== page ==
Pirates are the Best Customers (Alex Lungu) — I love infographicky sorts of things, and this was interesting enough, but if anything could have been said not quite to fit, it was this. That bit where the corporate executive is bouncing off the artists like a trampoline though? Amazing.

Austerity (Ranos Gavris) — a powerful short film returning to the world of narrative, character and resistance, a very slow, moving view into the meaning of crisis in Greece. The director was there, as well, and it was good to hear him speak about it.

Tree (Director: Sadegh Akbari, ArtDirector: Mohammad Zare, Storyboard: Masoud Sabahi) — I loved this animation, it was a brilliant way to end. There is nothing online about it, but here is a view of the story board

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And the animation itself…

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It’s very short, wholly darkly unexpected.

Short film is such an amazing media, I really need to remember to take more time, seek more of it out.

For more on film…

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Oleksandr Dovzhenko: Arsenal

Oleksandr Dovzhenko’s 1929 silent film Arsenal. Amazing.

I loved it, it is something that will haunt me I think. I found it intensely moving and powerful — the images, the anti-war message. I didn’t understand much of what else the hell was going on. Which makes its power all the more epic in a way. I haven’t seen anything quite like it.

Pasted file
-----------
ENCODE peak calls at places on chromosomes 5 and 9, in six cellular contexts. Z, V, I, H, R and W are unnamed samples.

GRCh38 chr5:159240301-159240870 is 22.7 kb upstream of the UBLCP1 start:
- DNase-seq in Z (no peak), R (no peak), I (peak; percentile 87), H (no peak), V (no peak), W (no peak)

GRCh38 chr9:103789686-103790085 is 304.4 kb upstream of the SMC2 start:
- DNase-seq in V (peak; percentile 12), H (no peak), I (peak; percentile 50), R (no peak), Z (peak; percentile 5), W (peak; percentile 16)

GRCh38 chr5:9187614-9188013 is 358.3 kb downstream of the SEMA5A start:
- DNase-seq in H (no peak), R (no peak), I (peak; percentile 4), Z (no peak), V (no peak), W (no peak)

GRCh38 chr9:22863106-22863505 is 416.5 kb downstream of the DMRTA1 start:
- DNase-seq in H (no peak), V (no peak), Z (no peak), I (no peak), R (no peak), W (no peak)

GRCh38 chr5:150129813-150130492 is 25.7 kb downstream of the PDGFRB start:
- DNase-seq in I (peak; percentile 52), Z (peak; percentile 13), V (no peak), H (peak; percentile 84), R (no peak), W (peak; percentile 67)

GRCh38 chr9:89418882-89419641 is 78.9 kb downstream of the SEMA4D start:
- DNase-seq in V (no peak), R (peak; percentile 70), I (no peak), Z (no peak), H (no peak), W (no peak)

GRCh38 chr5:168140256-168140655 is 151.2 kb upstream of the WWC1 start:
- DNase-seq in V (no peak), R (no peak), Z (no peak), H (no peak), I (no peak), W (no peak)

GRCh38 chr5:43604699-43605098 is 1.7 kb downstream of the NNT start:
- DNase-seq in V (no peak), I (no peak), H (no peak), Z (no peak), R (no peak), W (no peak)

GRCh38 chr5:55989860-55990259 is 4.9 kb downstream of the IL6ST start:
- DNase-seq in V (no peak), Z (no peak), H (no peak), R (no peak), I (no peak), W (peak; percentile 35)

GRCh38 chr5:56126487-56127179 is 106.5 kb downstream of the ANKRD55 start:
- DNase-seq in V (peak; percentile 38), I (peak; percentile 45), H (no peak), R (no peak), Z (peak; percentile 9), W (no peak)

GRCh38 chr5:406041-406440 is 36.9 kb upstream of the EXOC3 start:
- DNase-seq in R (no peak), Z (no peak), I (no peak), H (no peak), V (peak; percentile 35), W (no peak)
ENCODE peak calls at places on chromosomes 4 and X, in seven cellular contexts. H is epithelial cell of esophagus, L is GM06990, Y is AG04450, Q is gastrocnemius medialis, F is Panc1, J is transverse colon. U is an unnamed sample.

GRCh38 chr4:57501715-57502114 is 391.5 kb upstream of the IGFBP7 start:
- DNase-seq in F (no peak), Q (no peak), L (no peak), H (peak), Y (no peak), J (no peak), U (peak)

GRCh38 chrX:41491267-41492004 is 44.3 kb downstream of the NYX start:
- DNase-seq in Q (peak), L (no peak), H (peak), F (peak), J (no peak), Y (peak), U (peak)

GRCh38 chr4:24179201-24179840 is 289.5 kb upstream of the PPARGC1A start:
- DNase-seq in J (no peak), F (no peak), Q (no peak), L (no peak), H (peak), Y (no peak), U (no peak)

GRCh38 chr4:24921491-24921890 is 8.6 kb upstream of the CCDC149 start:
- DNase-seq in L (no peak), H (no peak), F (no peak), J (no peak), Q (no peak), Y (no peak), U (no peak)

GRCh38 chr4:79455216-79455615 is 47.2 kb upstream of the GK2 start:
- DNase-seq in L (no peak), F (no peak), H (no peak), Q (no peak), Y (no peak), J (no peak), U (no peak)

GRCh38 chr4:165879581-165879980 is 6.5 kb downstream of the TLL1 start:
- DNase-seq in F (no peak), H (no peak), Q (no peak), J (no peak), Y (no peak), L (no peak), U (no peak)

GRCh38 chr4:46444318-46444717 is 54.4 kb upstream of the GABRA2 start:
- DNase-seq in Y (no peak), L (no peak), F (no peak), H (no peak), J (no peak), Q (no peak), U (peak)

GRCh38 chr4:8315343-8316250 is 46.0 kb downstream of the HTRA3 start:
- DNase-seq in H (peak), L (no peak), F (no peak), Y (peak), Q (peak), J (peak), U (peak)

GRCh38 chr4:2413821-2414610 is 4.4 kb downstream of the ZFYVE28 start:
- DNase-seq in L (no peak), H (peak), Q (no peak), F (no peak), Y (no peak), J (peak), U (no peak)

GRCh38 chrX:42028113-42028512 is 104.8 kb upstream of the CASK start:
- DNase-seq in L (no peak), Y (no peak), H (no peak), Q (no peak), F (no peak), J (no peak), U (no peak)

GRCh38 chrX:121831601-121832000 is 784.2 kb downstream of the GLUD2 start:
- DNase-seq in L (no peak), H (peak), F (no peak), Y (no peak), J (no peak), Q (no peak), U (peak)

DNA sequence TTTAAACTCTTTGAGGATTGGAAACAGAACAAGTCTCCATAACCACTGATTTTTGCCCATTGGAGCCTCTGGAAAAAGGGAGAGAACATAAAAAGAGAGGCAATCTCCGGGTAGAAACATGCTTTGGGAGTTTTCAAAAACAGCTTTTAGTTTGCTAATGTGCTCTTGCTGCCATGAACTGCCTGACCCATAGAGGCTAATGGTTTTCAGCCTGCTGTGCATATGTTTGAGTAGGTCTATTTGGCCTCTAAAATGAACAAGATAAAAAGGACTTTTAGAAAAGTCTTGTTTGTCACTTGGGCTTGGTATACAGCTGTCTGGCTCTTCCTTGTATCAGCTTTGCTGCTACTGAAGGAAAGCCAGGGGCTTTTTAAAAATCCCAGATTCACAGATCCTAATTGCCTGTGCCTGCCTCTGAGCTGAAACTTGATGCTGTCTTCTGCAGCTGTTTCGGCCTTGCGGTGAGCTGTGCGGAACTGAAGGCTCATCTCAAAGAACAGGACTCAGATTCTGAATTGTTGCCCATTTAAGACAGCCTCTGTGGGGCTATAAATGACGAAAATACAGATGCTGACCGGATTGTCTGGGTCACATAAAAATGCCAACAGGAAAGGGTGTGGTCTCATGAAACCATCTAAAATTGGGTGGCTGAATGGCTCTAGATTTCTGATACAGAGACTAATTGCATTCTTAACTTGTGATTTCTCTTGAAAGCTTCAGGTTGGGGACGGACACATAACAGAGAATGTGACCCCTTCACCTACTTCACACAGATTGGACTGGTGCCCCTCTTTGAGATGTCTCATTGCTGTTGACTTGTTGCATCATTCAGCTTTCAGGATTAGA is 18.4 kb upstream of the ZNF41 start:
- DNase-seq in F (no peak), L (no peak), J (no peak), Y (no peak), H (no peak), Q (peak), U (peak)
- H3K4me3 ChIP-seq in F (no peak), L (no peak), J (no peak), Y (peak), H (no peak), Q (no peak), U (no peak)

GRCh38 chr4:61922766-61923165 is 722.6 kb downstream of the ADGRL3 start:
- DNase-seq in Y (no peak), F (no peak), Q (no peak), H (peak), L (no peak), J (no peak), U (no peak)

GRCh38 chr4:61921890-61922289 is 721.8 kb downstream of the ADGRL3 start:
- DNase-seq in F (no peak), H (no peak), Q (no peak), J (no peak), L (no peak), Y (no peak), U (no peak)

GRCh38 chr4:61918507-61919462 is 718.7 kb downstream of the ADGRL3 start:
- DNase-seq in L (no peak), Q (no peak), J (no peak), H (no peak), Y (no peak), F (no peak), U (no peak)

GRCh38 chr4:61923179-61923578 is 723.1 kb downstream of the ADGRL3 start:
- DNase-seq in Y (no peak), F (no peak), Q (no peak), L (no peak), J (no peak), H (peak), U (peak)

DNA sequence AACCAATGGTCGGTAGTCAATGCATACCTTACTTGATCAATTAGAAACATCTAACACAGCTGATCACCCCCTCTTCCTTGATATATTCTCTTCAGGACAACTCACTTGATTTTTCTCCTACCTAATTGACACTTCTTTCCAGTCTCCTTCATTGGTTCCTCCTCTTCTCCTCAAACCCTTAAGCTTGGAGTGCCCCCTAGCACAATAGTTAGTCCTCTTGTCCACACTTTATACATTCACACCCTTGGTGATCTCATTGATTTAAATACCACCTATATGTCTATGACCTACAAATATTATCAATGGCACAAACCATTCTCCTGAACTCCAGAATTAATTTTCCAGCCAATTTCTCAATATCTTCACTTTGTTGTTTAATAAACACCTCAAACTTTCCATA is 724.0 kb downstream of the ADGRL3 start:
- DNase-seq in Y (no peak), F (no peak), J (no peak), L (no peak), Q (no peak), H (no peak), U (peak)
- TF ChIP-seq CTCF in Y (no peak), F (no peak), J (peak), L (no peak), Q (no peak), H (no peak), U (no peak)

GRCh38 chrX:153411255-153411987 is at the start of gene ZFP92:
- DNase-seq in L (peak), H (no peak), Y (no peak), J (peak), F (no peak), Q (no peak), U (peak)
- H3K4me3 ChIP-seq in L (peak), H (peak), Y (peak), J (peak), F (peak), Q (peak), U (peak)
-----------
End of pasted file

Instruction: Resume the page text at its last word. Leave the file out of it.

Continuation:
We saw it at Bristol’s Watershed, Guy Bartell of Bronnt Industries Kapital had composed a new soundtrack for the film. Modern. Evocative. Brilliant. It may have had much to do with the way this film held my heart.

It is the end of WWI. Soldiers fighting. Soldiers returning home.

It is about famine.

Oleksandr Dovzhenko: ArsenalAn emaciated woman stands head down, leaning against a home alongside the street. I saw her standing there, mourned how hunger has stripped her of attractiveness, has reduced her to bones and sagging skin, emptied her of desire. Yet then an officer comes up to casually take her breast in his hand. Everything revolts against it, they way she is thus made into an inanimate sexual object to be dominated by the likes of him.

She does not react at all. He has found her wanting perhaps, he wanders away.

Famine. Hopelessness. Powerlessness. I cannot imagine myself in this.

A woman stands listless and still, her children screaming and pulling at her. They scream. Finally she begins to beat them mechanically. Arm rising and falling.